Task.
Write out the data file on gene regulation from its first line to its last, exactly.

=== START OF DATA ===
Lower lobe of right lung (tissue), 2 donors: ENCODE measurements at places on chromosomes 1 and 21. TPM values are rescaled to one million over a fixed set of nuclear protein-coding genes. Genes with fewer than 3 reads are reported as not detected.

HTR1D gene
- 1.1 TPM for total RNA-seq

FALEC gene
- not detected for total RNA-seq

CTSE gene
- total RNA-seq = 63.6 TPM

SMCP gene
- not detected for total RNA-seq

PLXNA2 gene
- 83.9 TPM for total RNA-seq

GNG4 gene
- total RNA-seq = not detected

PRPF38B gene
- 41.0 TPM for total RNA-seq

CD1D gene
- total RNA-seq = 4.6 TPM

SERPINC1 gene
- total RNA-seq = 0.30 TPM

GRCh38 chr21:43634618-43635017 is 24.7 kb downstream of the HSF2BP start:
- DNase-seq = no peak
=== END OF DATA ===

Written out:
Lower lobe of right lung (tissue), 2 donors: ENCODE measurements at places on chromosomes 1 and 21. TPM values are rescaled to one million over a fixed set of nuclear protein-coding genes. Genes with fewer than 3 reads are reported as not detected.

HTR1D gene
- 1.1 TPM for total RNA-seq

FALEC gene
- not detected for total RNA-seq

CTSE gene
- total RNA-seq = 63.6 TPM

SMCP gene
- not detected for total RNA-seq

PLXNA2 gene
- 83.9 TPM for total RNA-seq

GNG4 gene
- total RNA-seq = not detected

PRPF38B gene
- 41.0 TPM for total RNA-seq

CD1D gene
- total RNA-seq = 4.6 TPM

SERPINC1 gene
- total RNA-seq = 0.30 TPM

GRCh38 chr21:43634618-43635017 is 24.7 kb downstream of the HSF2BP start:
- DNase-seq = no peak